It depends on the reason for your surgery. If your thyroid is overactive (hyperthyroid from Graves’ disease or a what’s called a toxic multinodular goiter), or the whole gland is enlarged and causing symptoms—such as a feeling of pressure or difficulty talking, breathing or swallowing—the whole thyroid should be removed in a procedure called total thyroidectomy, said former Duke endocrine surgeon Dr. Julie Sosa, MD. “If only half your thyroid is enlarged and causing symptoms, but the other half is normal, then half should be removed,” said Sosa.
For the most common type of thyroid cancer, which is generally low-risk, your doctor may recommend removing all or half your thyroid, depending on your circumstances. “If you have intermediate- or high-risk cancer—meaning it has spread outside the thyroid—we recommend total thyroidectomy,” said Sosa.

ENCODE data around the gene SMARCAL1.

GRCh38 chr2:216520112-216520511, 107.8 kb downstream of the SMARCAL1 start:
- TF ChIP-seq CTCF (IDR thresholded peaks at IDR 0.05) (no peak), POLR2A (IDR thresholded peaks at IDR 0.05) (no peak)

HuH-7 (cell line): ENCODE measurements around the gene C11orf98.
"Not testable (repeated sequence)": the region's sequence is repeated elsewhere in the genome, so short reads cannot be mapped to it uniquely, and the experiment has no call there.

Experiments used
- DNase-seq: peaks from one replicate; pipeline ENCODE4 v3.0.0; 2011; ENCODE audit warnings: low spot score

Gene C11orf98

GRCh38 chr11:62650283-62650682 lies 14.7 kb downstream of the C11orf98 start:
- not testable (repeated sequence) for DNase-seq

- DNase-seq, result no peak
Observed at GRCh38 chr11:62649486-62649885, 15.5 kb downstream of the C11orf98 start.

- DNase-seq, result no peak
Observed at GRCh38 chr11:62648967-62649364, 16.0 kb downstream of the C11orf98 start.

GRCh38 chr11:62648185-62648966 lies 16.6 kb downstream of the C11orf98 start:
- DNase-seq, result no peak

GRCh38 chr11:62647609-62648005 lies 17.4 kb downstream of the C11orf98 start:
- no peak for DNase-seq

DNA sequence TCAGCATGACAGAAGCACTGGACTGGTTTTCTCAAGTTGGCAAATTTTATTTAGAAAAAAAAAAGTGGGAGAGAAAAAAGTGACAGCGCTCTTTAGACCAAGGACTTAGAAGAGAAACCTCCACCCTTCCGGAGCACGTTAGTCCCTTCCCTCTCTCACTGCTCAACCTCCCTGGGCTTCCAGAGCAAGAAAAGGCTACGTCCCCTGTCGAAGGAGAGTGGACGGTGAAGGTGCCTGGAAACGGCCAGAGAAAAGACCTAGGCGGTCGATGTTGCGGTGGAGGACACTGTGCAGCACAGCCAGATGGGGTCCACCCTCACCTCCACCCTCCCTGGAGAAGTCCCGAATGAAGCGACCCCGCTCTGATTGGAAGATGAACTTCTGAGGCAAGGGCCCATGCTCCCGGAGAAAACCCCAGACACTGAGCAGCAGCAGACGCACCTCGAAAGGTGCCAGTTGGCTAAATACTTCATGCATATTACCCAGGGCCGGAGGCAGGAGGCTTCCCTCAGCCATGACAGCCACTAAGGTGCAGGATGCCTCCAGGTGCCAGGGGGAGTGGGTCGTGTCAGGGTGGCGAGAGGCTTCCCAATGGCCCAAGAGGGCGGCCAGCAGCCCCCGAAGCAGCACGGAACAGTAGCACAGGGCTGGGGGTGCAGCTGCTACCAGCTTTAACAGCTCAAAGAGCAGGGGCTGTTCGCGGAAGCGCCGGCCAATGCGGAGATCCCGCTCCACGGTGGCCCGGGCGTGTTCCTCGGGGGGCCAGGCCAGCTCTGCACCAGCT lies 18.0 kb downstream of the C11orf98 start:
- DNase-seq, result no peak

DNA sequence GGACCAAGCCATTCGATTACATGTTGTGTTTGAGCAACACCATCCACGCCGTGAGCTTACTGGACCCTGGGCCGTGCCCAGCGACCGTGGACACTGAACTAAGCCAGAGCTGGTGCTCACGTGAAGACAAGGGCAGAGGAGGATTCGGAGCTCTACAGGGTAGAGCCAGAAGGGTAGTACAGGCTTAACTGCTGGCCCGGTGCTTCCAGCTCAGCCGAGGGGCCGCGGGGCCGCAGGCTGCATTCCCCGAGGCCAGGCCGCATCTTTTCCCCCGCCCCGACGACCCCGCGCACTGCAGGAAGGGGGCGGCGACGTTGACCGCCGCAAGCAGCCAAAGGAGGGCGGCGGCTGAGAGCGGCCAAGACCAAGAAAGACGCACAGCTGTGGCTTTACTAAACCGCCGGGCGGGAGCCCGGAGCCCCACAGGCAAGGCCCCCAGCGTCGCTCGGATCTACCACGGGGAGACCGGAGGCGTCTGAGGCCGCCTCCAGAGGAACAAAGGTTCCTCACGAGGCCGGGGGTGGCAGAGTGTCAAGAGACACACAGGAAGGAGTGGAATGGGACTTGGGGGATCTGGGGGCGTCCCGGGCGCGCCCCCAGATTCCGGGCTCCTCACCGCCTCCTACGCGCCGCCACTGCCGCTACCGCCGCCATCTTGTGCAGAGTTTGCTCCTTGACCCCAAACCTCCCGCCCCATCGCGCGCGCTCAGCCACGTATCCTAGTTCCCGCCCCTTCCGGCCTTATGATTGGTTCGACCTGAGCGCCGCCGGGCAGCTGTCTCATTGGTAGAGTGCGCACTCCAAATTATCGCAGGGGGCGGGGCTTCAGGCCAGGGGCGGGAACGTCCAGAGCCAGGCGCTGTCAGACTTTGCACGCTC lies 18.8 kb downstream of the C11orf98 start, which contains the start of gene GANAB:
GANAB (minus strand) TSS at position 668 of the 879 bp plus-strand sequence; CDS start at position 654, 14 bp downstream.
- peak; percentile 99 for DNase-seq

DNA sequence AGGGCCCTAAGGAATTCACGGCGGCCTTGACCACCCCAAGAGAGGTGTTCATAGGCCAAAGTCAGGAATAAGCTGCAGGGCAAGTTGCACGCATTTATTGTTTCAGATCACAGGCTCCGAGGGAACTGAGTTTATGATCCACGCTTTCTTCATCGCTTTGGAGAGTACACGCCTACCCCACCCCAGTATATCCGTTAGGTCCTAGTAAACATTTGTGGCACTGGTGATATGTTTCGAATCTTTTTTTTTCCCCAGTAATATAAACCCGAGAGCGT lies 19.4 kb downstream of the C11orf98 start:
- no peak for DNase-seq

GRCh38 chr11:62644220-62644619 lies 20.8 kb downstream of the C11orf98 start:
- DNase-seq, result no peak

Sophisticated imaging called neck mapping can help your surgeon determine ahead of time how much of your thyroid and which lymph nodes, if any, need to be removed. While not in use everywhere, neck mapping is routine at Duke. “The best chance for a cure for thyroid cancer is making sure we remove all of the disease,” said former Duke endocrine surgeon Dr. Sanziana Roman, MD. “We don’t want to overtreat, but we also don’t want to undertreat. So knowing exactly how much surgery a patient needs is very important.”